Beyond the Studio: What Do Artists/Writers/Curators Need?
Visiting Peruvian artist Alexandra Wendorff paints in a friend's studio at the Tacheles artists' collective on August 2, 2010 in Berlin, Germany. (Sean Gallup/Getty Images)
Recently, as an experiment, I posted a very basic question to artists, writers, and curators among my friends and followers on Facebook: What do you need? I deliberately avoided elaboration and left my question open-ended, specifically for the purpose of allowing people to answer however they’d like. To my thinking, they would respond with their most pressing need, as opposed to offering a kind of pie-in-the-sky wish list.
The answers, some seventy or so in total, were surprisingly direct and, for the most part, relatively modest in scope. No one said they needed a million dollars, for example -- in fact, several talked about the desire to simply break even. “Time” was the most frequent answer, something that most everyone can relate to, whether or not they are creative. There were also repeated calls for community, mentorship, and inclusiveness, as well innovative new ideas about how to leverage support for artists. The resulting compilation offers a composite view of the answers I received.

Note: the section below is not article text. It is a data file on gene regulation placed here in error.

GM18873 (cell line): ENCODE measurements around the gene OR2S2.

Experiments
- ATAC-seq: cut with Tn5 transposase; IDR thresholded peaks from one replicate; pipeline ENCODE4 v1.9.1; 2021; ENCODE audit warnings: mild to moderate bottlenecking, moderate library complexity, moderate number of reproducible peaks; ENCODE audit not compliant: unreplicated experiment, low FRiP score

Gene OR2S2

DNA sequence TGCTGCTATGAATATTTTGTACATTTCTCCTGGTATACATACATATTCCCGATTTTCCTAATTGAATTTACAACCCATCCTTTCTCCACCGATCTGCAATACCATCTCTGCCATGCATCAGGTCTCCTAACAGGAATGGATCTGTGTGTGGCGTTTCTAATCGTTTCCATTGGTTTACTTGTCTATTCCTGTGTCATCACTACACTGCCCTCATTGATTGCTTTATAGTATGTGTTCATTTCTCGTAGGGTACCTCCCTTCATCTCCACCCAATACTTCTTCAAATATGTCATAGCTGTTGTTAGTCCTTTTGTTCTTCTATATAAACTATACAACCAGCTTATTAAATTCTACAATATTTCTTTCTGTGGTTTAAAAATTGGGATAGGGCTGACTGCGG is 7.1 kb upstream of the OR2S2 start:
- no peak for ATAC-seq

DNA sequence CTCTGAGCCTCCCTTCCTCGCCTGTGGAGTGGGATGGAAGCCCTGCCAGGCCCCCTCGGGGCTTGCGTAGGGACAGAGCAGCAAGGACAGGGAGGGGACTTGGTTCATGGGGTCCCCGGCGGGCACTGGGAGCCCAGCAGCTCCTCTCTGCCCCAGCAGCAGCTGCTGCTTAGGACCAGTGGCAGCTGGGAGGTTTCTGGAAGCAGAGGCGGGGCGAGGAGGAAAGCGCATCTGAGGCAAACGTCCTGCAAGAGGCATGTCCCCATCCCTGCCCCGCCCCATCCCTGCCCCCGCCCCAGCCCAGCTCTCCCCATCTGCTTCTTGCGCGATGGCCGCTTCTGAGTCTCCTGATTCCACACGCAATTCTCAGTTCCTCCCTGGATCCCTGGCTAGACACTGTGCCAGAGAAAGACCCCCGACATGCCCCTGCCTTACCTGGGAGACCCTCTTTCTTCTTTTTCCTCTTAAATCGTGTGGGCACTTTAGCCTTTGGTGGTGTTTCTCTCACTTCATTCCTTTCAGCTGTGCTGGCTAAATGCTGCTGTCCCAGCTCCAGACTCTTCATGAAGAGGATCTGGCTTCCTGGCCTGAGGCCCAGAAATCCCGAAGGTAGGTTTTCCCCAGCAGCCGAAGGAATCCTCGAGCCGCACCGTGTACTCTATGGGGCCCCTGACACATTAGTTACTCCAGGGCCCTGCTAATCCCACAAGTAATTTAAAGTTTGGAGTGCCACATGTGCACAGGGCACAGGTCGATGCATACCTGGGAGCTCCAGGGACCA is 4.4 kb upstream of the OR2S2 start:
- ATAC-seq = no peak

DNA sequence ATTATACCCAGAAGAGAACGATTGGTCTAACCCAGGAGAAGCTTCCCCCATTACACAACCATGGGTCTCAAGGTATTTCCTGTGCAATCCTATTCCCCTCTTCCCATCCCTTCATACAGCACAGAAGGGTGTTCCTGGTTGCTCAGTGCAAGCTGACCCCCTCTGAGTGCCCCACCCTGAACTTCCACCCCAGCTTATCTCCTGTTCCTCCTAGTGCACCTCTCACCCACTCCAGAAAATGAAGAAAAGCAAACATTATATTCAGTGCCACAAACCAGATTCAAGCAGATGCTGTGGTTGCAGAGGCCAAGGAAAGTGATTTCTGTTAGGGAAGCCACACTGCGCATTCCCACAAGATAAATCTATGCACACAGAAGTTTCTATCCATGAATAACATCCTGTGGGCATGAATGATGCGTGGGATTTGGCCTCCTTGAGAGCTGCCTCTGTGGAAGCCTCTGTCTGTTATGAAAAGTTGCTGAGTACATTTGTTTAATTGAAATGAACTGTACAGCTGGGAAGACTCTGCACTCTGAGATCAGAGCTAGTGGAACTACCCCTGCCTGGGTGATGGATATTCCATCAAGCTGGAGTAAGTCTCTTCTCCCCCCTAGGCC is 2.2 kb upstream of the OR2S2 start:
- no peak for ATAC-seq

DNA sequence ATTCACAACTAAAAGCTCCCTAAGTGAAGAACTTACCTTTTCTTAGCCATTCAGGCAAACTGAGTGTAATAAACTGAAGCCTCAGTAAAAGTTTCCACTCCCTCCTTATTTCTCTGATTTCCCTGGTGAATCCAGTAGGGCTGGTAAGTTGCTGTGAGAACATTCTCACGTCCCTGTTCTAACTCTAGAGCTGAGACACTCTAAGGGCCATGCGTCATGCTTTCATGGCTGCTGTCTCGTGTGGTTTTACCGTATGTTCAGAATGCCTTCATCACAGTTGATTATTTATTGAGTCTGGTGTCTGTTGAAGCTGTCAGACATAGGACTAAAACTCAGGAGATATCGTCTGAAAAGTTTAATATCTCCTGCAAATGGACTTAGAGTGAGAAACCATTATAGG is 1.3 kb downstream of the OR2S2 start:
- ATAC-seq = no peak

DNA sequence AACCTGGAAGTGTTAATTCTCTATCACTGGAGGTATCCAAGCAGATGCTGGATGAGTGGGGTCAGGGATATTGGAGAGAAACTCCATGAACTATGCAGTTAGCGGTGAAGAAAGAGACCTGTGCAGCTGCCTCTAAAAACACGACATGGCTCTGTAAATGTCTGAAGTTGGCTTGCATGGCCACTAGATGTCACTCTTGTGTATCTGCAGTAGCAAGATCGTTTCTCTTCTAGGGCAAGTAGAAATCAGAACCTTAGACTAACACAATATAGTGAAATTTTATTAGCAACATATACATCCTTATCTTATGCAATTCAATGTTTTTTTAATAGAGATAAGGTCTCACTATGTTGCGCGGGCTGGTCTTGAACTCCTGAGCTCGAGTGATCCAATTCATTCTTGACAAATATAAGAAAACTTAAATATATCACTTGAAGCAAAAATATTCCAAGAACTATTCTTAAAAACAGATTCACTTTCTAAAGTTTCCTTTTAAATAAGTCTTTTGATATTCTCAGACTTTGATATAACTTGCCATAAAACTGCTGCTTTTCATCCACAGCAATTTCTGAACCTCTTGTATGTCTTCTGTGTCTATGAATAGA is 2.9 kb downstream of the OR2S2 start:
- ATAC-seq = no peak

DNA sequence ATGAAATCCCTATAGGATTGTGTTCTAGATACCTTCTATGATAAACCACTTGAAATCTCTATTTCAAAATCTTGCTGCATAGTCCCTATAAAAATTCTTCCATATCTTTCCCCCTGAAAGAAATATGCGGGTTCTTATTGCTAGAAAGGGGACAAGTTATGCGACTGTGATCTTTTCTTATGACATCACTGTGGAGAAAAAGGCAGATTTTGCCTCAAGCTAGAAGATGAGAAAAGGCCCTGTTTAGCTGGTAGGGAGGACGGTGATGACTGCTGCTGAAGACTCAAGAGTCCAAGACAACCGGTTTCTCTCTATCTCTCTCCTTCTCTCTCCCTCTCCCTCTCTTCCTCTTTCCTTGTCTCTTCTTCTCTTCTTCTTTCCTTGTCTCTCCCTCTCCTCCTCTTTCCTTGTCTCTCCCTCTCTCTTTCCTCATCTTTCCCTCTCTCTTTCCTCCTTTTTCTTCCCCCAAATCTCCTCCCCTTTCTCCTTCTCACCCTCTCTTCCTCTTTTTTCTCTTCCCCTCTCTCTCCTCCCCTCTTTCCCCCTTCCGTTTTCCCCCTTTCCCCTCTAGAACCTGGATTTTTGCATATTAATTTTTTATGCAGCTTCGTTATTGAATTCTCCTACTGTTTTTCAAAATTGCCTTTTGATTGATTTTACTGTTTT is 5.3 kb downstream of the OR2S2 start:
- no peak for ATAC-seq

Time is what I need. And that pretty much comes down to money, because if art made me money I wouldn't have to spend my time working for money.
If you care about living in a community with art and creativity, prioritize the needs of artists, which incidentally often reflect the most basic needs of a healthy community. Figuring out what artists need isn’t complicated -- start by listening.
What do you need to make your work, Reader? Add your thoughts in the Comments section below.
Support is also provided by Yogen and Peggy Dalal, Diane B. Wilsey, the Kenneth Rainin Foundation,
the John S. and James L. Knight Foundation, Helen Sarah Steyer,
the William and Gretchen Kimball Fund, and the members of KQED